Minimizing fall-related injuries in at-risk older adults: The falling safely training (FAST) study protocol

Tobia Zanotto, Lingjun Chen, James Fang, Shelley B. Bhattacharya, Neil B. Alexander, Jacob J. Sosnoff

Research output: Contribution to journalArticlepeer-review


Background: Falls are the leading cause of accidental injury among the elderly. Fall prevention is currently the main strategy to minimize fall-related injuries in at-risk older adults. However, the success of fall prevention programs in preventing accidental injury in elderly populations is inconsistent. An alternative novel approach to directly target fall-related injuries is teaching older adults movement patterns which reduce injury risk. The purpose of the current study will be to explore the feasibility and preliminary efficacy of teaching at-risk older adults safe-falling strategies to minimize the risk of injury. Methods/design: The Falling Safely Training (FAST) study will be a prospective, single-blinded randomized controlled trial. A total of 28 participants will be randomly assigned to four weeks of FAST or to an active control group with a 1:1 allocation. People aged ≥65 years, at-risk of injurious falls, and with normal hip bone density will be eligible. The FAST program will consist of a standardized progressive training of safe-falling movement strategies. The control group will consist of evidence-based balance training (modified Otago exercise program). Participants will undergo a series of experimentally induced falls in a laboratory setting at baseline, after the 4-week intervention, and three months after the intervention. Data on head and hip movement during the falls will be collected through motion capture. Discussion: The current study will provide data on the feasibility and preliminary efficacy of safe-falling training as a strategy to reduce fall impact and head motion, and potentially to reduce hip and head injuries in at-risk populations. Registration: The FAST study is registered at (NCT05260034).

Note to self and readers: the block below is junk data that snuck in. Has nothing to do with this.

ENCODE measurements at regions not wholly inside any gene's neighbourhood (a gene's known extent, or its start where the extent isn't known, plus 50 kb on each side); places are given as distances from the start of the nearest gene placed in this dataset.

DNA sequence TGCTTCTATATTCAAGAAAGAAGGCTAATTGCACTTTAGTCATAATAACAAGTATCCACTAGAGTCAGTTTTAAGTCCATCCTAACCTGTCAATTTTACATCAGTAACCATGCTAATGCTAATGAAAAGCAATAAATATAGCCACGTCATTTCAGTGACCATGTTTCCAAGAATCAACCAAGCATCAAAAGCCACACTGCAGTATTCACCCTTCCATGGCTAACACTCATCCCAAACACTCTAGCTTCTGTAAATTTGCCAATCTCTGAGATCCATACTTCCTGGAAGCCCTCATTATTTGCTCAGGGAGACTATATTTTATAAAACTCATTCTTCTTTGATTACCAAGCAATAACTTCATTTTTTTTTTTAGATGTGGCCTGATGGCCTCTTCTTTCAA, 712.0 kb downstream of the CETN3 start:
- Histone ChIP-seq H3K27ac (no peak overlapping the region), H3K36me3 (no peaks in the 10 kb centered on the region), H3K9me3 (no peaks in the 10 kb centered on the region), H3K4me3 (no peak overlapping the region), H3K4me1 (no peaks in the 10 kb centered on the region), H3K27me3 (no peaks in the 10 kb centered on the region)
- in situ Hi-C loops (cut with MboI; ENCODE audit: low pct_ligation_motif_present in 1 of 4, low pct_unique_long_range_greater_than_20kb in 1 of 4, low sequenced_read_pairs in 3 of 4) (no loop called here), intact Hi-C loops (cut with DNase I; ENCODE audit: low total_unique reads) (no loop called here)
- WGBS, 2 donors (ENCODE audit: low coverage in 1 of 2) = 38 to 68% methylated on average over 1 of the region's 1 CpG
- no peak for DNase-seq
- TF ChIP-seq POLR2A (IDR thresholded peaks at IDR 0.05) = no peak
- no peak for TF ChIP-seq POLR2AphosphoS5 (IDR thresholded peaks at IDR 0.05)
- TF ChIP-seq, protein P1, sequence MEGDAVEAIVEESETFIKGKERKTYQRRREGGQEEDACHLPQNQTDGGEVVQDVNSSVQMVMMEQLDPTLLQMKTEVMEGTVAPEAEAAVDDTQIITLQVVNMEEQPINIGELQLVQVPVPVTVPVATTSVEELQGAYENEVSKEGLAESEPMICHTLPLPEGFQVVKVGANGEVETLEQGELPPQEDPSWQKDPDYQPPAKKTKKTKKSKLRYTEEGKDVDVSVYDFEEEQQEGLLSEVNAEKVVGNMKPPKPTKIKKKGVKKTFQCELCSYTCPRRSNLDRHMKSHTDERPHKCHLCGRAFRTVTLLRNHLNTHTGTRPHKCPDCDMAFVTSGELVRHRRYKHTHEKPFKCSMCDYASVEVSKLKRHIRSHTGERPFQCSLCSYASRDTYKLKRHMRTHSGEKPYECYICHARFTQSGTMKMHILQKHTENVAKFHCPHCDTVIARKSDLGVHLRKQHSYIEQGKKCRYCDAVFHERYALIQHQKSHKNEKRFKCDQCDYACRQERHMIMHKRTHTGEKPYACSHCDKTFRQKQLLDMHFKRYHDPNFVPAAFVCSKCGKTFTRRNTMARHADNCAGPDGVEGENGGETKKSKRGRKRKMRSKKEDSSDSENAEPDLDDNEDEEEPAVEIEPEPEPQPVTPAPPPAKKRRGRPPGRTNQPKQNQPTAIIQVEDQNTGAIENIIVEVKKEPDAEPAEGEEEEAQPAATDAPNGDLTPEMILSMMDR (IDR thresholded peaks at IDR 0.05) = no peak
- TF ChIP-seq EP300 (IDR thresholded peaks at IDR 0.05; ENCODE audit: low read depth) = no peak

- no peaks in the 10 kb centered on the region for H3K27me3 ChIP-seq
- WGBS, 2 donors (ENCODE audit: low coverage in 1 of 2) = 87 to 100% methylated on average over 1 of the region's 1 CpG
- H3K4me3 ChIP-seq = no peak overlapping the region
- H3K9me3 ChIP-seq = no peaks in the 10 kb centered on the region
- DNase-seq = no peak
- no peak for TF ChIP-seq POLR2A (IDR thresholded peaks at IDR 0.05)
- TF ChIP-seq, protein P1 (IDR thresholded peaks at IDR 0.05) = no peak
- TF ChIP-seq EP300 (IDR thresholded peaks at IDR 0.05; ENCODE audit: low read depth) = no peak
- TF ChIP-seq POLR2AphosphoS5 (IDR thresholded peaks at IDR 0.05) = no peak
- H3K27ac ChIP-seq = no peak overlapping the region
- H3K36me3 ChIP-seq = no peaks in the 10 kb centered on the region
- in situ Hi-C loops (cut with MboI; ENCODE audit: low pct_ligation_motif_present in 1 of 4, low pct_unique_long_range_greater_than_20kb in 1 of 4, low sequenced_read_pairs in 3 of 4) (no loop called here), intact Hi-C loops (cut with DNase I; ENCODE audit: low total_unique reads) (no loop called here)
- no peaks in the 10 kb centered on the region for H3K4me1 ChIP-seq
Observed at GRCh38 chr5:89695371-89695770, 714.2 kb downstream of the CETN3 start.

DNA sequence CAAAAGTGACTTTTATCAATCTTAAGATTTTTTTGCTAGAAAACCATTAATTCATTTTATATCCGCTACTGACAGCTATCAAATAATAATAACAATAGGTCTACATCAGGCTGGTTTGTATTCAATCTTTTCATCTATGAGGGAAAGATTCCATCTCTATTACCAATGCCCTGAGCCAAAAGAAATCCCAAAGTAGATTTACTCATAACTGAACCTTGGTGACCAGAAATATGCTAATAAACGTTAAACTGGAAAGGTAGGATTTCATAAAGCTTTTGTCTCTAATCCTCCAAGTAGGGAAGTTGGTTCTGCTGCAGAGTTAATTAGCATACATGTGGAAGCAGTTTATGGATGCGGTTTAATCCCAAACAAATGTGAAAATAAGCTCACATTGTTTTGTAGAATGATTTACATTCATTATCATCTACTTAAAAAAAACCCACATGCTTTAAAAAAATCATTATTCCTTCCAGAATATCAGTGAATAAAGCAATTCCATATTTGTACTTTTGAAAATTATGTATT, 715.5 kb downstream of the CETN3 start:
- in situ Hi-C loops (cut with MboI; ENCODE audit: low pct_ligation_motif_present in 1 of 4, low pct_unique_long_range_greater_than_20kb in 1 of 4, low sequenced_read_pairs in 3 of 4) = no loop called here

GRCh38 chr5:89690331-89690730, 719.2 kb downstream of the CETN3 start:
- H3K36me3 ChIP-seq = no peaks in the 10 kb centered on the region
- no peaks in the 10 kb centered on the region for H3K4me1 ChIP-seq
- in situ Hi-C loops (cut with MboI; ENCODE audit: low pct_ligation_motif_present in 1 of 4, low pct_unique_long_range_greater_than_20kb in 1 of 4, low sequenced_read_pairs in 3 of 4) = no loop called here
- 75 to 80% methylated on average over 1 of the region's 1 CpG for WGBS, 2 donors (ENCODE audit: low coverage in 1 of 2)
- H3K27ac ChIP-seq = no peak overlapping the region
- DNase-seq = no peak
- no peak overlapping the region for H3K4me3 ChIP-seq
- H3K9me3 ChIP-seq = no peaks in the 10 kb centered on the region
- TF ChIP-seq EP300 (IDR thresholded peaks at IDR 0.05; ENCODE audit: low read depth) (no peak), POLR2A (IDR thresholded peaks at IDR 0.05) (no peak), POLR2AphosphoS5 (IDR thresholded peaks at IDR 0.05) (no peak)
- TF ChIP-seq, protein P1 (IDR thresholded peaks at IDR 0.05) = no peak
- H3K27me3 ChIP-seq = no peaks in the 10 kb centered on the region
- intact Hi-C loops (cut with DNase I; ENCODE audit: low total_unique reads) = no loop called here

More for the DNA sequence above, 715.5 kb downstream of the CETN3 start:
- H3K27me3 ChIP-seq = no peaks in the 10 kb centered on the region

Original languageEnglish (US)
Article number101133
JournalContemporary Clinical Trials Communications
StatePublished - Jun 2023
Externally publishedYes


  • Accident prevention
  • Accidental injury
  • Aging
  • Elderly
  • Falls
  • Training

ASJC Scopus subject areas

  • Pharmacology


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